President’s Day – Basic Facts & Information

George Washington's Peale Portrait

Learn the basic history of President’s Day, why it is more correct to call it Washington’s Birthday, and interesting information about America’s first president.

The 45th Congress first recognized George Washington’s birthday, February 22, as a federal holiday in 1879, but that holiday has seen many changes, including the date and an unofficial name change. Learn background information about George Washington and details about how this holiday has changed over the years.

George Washington – America’s First President

It is interesting to note that George Washington was born in 1731. At that time the Julian calendar was in use, which placed Washington’s birthday on February 11. However, the Gregorian calendar was later adopted by Britian and its colonies, which placed Washington’s official birth on February 22, 1732. This six foot two and a half inch tall leader was a farmer and surveyor. His home in Virginia was called Mount Vernon, and he married a widow named Martha Dandridge Custis.

The Electoral College unanimously elected George Washington, “Father of Our Country,” to the office of President of the United States. He took his oath of office on April 30, 1789 and served two terms to retire from office in 1797. Washington served as Commander in Chief of the Continental Army and lead troops in many grueling battles from July 3, 1775 until Corwallis’s surrender in 1781 in Yorktown.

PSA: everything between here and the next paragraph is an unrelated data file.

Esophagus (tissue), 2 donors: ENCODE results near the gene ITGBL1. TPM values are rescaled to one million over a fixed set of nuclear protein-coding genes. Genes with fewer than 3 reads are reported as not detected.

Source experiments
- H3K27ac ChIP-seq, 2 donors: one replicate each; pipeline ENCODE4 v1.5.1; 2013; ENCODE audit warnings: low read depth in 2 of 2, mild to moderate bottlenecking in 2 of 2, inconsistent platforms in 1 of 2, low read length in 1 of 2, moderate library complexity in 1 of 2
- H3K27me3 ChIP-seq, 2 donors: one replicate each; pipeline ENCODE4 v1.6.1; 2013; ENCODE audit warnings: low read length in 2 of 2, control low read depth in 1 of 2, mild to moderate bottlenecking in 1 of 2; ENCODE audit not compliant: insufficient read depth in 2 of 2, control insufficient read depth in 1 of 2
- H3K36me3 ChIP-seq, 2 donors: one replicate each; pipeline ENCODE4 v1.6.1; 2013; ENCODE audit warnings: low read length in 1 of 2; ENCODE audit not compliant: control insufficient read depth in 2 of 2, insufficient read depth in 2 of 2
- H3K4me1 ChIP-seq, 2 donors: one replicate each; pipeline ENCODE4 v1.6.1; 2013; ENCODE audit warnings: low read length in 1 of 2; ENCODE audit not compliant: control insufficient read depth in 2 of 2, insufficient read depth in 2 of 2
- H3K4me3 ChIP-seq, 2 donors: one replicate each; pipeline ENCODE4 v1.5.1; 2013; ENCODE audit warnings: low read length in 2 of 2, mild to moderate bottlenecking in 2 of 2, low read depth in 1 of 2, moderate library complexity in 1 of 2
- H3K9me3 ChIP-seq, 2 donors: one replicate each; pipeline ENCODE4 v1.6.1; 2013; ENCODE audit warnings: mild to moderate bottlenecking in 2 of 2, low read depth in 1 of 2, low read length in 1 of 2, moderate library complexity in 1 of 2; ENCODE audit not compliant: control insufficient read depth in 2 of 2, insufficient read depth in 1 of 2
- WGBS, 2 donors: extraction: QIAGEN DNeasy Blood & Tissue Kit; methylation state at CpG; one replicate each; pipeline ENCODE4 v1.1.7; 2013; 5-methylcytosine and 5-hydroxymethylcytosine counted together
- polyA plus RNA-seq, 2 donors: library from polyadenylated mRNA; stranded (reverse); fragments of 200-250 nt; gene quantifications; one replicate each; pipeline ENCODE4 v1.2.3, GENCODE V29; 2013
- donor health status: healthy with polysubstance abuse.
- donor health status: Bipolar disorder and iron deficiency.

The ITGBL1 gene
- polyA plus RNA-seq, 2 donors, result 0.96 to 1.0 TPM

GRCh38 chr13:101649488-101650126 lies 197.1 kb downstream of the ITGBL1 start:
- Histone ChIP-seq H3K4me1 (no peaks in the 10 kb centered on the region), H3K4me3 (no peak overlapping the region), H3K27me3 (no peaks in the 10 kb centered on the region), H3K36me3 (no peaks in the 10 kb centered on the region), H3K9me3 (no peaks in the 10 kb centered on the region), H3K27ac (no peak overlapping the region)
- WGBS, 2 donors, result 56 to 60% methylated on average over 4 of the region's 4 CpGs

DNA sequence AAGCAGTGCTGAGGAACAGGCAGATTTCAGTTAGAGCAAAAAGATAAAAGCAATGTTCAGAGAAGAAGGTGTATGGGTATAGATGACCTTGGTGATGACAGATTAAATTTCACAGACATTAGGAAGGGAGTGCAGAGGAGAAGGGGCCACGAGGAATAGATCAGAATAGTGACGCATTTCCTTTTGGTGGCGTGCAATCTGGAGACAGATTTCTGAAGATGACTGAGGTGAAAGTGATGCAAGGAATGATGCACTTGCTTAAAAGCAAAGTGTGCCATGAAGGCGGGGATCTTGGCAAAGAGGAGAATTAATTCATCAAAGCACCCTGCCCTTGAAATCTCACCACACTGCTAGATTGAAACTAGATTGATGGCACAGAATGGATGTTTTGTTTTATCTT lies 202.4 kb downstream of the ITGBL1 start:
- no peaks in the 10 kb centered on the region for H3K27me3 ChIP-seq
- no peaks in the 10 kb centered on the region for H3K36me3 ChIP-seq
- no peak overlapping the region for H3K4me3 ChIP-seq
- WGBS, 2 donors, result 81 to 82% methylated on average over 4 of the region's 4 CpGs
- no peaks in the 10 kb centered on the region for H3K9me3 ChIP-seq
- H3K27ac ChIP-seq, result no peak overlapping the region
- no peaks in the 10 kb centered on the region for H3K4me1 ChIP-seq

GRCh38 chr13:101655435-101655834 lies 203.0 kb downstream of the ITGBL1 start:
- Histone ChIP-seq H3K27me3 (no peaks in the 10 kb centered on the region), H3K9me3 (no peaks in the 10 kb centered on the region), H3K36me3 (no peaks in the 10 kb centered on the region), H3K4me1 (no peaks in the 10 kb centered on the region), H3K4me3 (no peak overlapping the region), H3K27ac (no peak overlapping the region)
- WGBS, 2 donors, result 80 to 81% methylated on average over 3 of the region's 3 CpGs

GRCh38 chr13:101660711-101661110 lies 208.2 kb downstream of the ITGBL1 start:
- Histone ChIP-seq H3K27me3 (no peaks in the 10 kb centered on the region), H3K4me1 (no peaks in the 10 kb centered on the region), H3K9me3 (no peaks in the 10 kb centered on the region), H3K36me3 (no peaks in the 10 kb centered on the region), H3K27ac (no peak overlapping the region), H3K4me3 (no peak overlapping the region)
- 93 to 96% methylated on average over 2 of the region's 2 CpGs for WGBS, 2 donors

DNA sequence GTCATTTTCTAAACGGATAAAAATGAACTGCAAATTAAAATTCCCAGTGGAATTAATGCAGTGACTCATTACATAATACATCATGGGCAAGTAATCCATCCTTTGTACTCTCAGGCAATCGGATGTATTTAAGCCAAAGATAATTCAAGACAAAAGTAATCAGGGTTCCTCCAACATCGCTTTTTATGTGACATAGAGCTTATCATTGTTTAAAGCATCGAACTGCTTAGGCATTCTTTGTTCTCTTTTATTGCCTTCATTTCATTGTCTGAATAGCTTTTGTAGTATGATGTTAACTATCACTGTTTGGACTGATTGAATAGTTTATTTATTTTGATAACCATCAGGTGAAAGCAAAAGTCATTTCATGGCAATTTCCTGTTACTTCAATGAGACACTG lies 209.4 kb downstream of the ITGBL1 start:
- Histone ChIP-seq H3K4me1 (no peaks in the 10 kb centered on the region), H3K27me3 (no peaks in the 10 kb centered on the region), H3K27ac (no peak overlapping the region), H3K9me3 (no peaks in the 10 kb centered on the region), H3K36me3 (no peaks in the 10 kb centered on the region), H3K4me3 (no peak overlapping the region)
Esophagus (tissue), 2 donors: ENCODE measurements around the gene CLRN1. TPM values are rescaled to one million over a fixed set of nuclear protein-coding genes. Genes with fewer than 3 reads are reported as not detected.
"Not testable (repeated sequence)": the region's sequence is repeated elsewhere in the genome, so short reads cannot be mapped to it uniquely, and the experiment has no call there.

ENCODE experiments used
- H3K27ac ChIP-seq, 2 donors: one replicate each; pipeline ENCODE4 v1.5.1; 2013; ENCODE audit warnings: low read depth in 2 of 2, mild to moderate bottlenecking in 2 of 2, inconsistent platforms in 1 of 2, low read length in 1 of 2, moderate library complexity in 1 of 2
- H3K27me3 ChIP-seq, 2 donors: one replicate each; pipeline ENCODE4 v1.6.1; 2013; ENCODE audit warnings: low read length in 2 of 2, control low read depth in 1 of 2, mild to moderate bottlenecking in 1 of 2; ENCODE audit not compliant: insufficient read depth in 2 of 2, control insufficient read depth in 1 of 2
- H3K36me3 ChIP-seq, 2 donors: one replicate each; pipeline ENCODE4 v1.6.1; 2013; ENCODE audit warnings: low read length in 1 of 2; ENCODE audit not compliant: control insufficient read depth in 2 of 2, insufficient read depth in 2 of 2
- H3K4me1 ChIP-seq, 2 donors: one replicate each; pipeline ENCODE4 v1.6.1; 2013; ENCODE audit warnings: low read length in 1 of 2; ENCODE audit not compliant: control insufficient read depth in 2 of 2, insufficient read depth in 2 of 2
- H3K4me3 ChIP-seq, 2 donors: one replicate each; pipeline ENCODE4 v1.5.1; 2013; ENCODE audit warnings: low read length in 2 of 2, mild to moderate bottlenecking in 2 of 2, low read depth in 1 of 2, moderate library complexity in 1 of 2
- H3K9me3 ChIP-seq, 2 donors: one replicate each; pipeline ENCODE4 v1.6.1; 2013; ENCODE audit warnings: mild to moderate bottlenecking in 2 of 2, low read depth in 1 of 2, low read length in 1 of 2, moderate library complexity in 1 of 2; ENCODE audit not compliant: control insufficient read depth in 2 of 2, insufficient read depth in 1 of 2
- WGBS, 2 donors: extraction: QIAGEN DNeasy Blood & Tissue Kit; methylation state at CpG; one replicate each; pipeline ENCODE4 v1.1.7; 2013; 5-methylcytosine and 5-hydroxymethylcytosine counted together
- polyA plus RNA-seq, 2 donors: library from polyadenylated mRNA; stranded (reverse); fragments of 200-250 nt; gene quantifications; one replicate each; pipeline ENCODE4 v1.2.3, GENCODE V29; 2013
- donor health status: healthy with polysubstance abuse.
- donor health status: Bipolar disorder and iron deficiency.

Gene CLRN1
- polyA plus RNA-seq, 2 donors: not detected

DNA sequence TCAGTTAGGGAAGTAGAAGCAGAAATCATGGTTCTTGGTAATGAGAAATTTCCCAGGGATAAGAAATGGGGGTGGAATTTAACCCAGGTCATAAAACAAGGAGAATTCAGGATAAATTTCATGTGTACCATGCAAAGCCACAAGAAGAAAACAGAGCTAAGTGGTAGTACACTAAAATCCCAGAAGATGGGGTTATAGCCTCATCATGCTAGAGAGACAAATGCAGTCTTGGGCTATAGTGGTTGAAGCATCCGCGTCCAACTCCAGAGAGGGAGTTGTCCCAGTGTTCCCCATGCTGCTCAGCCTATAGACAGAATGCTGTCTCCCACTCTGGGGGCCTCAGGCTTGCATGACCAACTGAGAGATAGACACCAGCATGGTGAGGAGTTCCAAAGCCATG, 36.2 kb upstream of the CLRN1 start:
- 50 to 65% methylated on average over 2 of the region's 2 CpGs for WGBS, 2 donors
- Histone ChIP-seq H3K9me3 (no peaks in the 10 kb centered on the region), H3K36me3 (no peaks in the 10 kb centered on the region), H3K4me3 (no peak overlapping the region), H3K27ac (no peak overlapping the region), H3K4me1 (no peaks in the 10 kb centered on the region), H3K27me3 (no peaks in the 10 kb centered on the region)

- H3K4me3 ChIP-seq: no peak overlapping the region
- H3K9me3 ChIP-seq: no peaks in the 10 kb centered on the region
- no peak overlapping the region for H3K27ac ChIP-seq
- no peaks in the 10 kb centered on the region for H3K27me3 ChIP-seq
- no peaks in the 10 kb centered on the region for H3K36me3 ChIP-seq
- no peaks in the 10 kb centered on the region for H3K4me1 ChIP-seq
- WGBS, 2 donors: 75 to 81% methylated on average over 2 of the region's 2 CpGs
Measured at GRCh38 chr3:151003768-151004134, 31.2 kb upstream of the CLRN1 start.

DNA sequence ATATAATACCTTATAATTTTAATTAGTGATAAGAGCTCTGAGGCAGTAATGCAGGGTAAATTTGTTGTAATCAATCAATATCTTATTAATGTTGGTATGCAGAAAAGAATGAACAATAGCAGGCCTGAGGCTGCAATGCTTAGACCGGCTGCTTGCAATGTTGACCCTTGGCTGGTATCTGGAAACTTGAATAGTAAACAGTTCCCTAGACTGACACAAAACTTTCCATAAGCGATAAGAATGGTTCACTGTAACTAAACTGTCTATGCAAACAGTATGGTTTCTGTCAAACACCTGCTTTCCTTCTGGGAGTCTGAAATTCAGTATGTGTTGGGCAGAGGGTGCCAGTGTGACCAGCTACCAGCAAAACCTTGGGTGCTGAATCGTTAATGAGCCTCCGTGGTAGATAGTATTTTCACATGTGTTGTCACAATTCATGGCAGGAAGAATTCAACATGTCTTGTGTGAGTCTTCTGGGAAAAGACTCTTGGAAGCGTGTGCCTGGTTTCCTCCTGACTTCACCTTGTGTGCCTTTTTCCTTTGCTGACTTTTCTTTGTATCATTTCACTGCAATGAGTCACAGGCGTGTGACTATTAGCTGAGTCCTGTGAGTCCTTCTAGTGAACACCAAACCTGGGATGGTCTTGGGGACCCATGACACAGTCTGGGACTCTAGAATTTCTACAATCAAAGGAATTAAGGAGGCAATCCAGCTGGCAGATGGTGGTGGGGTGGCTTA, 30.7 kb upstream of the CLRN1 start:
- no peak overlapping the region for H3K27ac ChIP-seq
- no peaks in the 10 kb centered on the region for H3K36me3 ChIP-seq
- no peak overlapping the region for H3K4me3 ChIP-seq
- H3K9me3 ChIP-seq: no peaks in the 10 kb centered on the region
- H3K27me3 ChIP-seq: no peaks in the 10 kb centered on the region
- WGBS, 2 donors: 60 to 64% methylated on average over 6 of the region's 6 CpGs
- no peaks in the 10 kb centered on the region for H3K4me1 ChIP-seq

Kenneth C. Davis’s 2002 book Don’t Know Much About the Presidents mentions that many ideas were offered before selecting Mr. President as a suitable title for America’s first president, such as:

  • His Elective Majesty
  • His Elective Highness
  • Your Mightiness
  • His Highness the President of the United States
  • Protector of the Rights of the Same

George Washington’s image has appeared in a wide variety of places, such as:

  • America’s one dollar bill and a one dollar coin
  • Mount Rushmore
  • Washington Monument
  • Stamps

Many universities and towns have chosen to honor George Washington’s name as well.

The United States’ first president was posthumously awarded the honor of six-star General of the Armies in 1976, well after his death. George Washington died on December 14, 1799, which was preceeded by a throat infection. America mourned for months after his death.

How Did Washington’s Birthday Become Presidents’ Day?

Many people decided to observe Washington’s birthday long before it became an official federal holiday, but on January 31, 1879, President Rutherford B. Hayes signed into law that Washington’s birthday (February 22) would be added to the list of federal holidays celebrated by District federal employees. This decision was extended to federal workers in the thirty-eight states in 1885.